Read the full story on Rappler.


  6. Huge damage in Vanuatu brings fears of food shortages

    Vanuatu warned Tuesday, March 17, it faces imminent food shortages as accounts emerged of huge damage to a large outer island, days after one of the fiercest cyclones on record pummeled the sprawling Pacific nation. At least 24 people are confirmed dead. Relief agencies said the conditions are very challenging as reports of the extent of the devastation come into the capital Port Villa, itself badly damaged. President Baldwin Lonsdale has appealed for the world to help after Severe Tropical Cyclone Pam roared ashore on Friday night. Providing food, water, and shelter are the immediate concerns of the government and relief agencies.

    Read the full story on Rappler:


  7. Storm Betty weakens, soon to become LPA

    The weather system named Betty (international codename: Bavi) entered the Philippine area of responsibility (PAR) as a tropical depression on Tuesday evening, March 17, according to state weather bureau PAGASA. The weakened system has sustained winds of up to 45 km/h as of 11 am Wednesday, March 18. The storm is expected to weaken into a low pressure area in the next 24 hours. Meteorologists say colder ocean surface temperatures and the strong vertical wind sheer contribute to the weakening of the tropical storm.

    Read the full story on Rappler.

    Think a storm in March is strange? Think again.



  8. Netanyahu claims victory in neck and neck election

    Israeli Prime Minister Benjamin Netanyahu claimed victory in elections Tuesday, March 17, as exit polls put him neck-and-neck with center-left rivals after a late fightback in his bid for a third straight term. Analysts said Netanyahu was in a stronger position to forge a coalition with his rightwing allies that would extend his 6 years in power. But rival party Zionist Union said they would wait for the official results before conceding victory. Either way, whoever wins will need to form a coalition government in Israel, with the power to determine who gets the prime minister’s seat falling on smaller political parties.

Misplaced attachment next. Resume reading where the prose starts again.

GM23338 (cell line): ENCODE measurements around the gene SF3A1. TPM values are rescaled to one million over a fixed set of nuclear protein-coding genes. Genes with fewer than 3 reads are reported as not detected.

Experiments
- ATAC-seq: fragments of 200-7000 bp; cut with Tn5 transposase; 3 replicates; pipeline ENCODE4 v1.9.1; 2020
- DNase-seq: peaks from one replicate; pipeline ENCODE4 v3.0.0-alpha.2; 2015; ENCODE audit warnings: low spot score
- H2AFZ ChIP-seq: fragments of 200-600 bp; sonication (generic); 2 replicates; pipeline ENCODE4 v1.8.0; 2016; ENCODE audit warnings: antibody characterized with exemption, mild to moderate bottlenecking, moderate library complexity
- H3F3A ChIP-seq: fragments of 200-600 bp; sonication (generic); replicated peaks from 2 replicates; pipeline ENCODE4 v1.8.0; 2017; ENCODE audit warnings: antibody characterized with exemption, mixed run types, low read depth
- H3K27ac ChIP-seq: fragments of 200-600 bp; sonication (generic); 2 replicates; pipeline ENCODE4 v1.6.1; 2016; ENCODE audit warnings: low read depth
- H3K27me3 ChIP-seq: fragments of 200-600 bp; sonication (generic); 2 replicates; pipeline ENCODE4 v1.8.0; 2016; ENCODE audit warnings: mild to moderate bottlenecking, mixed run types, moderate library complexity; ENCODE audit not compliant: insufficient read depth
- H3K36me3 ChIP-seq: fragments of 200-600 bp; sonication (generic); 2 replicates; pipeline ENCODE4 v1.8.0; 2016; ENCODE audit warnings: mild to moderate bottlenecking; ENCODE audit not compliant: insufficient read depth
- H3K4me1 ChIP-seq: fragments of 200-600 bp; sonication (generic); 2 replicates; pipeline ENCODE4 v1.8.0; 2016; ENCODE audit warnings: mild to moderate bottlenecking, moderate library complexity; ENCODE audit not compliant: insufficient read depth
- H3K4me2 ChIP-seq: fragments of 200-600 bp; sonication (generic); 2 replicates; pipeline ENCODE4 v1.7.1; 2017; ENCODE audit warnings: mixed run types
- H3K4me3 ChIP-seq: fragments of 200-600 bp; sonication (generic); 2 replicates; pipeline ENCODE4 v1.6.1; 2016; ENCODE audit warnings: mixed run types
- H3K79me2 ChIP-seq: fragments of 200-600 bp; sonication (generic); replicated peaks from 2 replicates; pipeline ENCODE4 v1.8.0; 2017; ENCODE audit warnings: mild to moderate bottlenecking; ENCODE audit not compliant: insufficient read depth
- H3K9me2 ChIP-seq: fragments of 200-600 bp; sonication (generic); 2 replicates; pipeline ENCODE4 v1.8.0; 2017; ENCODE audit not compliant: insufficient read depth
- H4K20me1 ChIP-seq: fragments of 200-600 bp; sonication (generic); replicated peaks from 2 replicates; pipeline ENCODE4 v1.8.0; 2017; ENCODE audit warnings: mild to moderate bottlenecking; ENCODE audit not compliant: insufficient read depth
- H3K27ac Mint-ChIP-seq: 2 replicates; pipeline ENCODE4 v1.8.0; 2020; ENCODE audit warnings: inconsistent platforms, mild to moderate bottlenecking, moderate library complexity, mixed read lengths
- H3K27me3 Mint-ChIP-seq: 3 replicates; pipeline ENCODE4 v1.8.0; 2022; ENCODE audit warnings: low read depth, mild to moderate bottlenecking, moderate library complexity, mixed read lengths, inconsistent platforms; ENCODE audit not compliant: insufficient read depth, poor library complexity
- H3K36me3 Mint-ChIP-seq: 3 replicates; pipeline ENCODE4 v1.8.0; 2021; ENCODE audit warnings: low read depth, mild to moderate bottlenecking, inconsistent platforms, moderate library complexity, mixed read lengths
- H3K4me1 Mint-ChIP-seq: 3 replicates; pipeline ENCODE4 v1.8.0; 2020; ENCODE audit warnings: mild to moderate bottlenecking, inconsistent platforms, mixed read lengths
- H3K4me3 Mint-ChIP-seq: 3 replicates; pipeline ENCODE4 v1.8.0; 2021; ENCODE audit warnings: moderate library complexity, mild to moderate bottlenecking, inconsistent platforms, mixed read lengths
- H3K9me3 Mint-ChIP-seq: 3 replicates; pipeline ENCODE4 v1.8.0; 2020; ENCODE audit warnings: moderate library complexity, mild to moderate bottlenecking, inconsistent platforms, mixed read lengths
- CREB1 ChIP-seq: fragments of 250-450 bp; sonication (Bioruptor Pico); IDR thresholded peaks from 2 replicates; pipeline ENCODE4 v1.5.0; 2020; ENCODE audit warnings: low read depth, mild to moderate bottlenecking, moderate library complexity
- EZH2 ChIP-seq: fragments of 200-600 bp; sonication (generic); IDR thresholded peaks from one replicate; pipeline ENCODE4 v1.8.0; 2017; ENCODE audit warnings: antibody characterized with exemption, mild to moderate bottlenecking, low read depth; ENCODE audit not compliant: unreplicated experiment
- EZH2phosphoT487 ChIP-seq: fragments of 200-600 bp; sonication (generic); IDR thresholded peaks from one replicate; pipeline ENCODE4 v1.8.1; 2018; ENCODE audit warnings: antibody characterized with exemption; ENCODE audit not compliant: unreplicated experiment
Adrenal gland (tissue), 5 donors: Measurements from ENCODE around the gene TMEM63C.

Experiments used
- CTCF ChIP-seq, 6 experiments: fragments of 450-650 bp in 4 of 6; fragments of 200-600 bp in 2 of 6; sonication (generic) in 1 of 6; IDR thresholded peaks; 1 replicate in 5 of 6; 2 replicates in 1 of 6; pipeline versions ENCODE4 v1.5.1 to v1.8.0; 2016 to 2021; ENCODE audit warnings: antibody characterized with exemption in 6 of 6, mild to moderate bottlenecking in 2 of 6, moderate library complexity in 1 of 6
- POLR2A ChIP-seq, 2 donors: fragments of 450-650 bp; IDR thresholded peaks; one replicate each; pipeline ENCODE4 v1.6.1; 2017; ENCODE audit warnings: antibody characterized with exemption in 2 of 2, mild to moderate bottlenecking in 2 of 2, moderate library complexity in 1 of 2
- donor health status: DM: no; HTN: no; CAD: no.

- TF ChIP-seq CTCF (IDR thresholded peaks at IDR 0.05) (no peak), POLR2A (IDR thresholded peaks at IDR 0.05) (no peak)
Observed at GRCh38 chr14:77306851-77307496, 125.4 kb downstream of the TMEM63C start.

Read the full story on Rappler.


  9. Shops, schools close in India in protest over gang rape

    Schools and shops in the town of Ranaghat in West Bengal state closed on Tuesday, March 17, in protest over perceived police inaction to arrest those behind the gang-rape of an elderly nun at a convent school. Police have detained around 10 people for questioning but no arrests have been made over the March 13 attack. The nun, aged in her 70s, was gang-raped by a group of 6 men who also robbed the convent. Indian Prime Minister Narendra Modi expressed deep concern over the attack. Several high-profile rape incidents have cast a shadow on women’s safety and rights in India. The government recently banned a BBC documentary on a 2012 gang-rape out of fear it would spark violence and cast India in a bad light.


    Read the full story on Rappler here and here.




  10. Prince Harry to quit British army

    Prince Harry announced on Tuesday, March 17 he will leave the British army after serving 10 years and two tours of duty in Afghanistan. The 30-year-old said it had been a “really tough decision” to end his military service, but added he was looking forward to the next chapter in his life. The Prince is fourth in line to the throne, but will soon be fifth in line, after Prince William’s second child is born. He will take a four-week secondment to the Australian Defense Force in April and May before quitting in June.

    Read the full story on Rappler.


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CJ Maglunog

CJ Maglunog has been a content strategist for Rappler since 2015. Her work includes optimizing stories for various platforms. She’s a journalism graduate from Centro Escolar University.